With a charming Italian accent that invites people into the magical culinary mysteries of his homeland from the moment he says “Buon giorno,” Chef Max brings a fascinating personal history to every dish he imagines and brings to life at Zio. Known as the “White City,” Ostuni is a town perched in the hills, with a breathtaking view over the olive groves towards the Adriatic Coast—and just across the sea from Greece. Growing up helping out doing various behind the scenes tasks in the restaurant owned by his family, he quickly learned the value of thinking local when it came to creating a menu. “Our region was known for a unique mix of wildlife, from wild rabbits and roosters to lamb, and many of the dishes were products from the mountain,” he says. “Being near both mountains and the sea, Puglia is well known for its roasted lamb and fish, even octopus, and our meals favored a lot of peppers and tomatoes.”


Focusing naturally on his future career, Chef Max attended a culinary institute in his town for three years and later traveled throughout Italy to learn about its different sub cultures, their culinary distinctions, different techniques and special recipes. Moving to the U.S. in the late 90s, he attained his first position as Chef of Cuisine at Il Posto in Southfield, Michigan, a suburb of Detroit. After a year, he followed his dream to New York to become a chef for several years at one of the locations of the world renowned chain Cipriani, whose locations include Los Angeles, Hong Kong and Venice, Italy. Chef Max was later chef at Bottega Del Vino in midtown Manhattan (known for their Veronese cuisine). He first collaborated with Darren Berman and Roberto Manfe when they worked together at San Rocco, also in the Flatiron District, several years before they upped their collective business and culinary games and opened Zio.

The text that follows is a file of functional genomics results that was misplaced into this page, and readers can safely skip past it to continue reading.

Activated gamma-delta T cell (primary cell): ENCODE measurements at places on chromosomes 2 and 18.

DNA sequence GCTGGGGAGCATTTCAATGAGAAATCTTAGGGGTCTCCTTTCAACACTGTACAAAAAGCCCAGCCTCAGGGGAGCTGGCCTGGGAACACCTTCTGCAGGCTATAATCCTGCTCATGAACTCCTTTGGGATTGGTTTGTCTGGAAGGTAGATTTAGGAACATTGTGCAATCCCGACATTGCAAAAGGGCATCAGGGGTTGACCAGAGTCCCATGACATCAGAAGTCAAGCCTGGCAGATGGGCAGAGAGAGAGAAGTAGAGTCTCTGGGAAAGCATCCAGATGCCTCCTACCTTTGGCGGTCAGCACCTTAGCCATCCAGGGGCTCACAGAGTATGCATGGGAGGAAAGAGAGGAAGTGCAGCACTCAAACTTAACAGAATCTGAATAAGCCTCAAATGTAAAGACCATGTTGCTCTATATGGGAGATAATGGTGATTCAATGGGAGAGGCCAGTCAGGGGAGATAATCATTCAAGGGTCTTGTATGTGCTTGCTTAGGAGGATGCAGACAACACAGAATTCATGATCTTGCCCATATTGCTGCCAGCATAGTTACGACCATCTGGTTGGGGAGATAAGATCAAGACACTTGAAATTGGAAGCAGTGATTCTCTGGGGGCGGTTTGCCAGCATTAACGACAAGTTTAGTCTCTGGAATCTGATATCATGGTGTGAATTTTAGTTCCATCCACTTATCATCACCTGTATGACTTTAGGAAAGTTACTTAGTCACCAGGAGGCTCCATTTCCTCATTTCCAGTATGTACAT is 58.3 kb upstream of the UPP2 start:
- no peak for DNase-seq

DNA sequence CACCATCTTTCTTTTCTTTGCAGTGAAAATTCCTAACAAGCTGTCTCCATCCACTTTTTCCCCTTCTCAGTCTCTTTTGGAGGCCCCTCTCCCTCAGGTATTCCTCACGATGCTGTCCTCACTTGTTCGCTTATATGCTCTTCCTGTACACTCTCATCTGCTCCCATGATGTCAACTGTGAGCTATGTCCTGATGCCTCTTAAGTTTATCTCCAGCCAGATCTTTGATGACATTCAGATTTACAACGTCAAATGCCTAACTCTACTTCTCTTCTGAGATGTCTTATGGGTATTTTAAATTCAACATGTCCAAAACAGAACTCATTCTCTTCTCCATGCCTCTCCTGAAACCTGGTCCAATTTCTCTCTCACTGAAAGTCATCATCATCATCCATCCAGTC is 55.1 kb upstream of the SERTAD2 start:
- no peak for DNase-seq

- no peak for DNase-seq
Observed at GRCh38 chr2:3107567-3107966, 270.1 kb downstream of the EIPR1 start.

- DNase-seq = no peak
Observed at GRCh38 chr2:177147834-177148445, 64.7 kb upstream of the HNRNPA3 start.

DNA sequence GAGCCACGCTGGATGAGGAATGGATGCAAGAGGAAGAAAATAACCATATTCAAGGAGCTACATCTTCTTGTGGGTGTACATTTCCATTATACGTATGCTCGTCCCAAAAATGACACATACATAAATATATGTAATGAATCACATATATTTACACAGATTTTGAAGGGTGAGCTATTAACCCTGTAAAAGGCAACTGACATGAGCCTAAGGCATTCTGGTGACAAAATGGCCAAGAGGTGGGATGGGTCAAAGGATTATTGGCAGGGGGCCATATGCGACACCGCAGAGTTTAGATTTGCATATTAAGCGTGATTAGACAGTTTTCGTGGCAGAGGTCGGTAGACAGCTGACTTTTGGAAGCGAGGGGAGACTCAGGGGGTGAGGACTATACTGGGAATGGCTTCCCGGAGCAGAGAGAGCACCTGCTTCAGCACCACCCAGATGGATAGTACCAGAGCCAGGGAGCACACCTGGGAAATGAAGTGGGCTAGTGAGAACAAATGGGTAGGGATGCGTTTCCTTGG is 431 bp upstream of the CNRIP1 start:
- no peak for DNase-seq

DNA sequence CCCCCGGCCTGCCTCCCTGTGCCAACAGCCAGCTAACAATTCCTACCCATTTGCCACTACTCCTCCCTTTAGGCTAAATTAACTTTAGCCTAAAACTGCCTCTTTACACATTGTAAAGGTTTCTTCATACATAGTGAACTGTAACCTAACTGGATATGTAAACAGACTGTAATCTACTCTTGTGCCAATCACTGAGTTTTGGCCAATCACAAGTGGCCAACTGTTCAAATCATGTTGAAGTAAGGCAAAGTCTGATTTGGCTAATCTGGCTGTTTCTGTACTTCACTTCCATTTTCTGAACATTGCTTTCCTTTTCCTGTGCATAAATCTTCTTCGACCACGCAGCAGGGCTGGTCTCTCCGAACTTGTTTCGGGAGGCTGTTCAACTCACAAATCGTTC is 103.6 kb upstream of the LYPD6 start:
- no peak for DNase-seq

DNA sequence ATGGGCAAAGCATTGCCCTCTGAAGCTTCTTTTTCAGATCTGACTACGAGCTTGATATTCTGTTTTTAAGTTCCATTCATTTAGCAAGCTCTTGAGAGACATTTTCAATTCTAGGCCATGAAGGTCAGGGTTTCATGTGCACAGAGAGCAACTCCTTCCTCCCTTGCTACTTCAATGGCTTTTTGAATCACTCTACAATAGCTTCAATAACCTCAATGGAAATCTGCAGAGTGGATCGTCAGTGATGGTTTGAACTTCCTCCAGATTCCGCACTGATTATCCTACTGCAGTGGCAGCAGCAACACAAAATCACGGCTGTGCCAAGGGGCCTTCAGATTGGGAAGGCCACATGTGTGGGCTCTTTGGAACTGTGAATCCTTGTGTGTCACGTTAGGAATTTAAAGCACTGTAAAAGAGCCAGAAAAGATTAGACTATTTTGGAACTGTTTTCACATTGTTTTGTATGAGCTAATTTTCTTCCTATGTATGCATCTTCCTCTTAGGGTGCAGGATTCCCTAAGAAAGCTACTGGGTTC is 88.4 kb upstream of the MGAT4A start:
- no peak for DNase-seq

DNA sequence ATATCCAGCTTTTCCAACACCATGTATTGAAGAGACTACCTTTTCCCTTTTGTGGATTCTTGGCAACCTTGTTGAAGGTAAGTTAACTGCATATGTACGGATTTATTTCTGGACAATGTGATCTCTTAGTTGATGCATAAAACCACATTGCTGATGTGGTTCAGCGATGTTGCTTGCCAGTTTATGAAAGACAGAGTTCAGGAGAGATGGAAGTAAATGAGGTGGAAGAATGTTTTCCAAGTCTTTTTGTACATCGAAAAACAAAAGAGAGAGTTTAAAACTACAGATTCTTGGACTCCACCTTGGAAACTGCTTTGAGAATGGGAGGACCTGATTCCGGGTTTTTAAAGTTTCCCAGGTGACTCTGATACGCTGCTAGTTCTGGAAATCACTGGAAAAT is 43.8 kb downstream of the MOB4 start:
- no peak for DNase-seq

“Growing up in an Italian family that owned a restaurant, I really appreciate the whole family atmosphere we have created here, which begins with me, Darren and Roberto and extends to our wonderful customers,” says Chef Max. “It is always so delightful to watch them enjoy my creations and hear what they love best. The three of us did the original menu together so everything is something I created. I am asked what my favorite dishes are all the time and that is hard to answer. But I would guess the signature Riso al Salto con L’osso (crunchy saffron risotto cake, bone marrow and gremolata sauce) because everyone goes crazy about it. Then there’s the pasta, such as the pappardelle and the lobster raviolis. Ask me in three months, after the next change of seasons, and my response might be completely different.”



For Immediate Release










Since Opening The Wine Tasting Restaurant In Mid-2011,

Owner and GM Edgar Poureshagh--A WSET Certified Sommolier—

Has Made An Extended Family Out Of Thousands of Patrons,

Educating and Sharing His Passion While Receiving Coverage 

On Bravo, VH1, Style Network, Yahoo!, Mevio And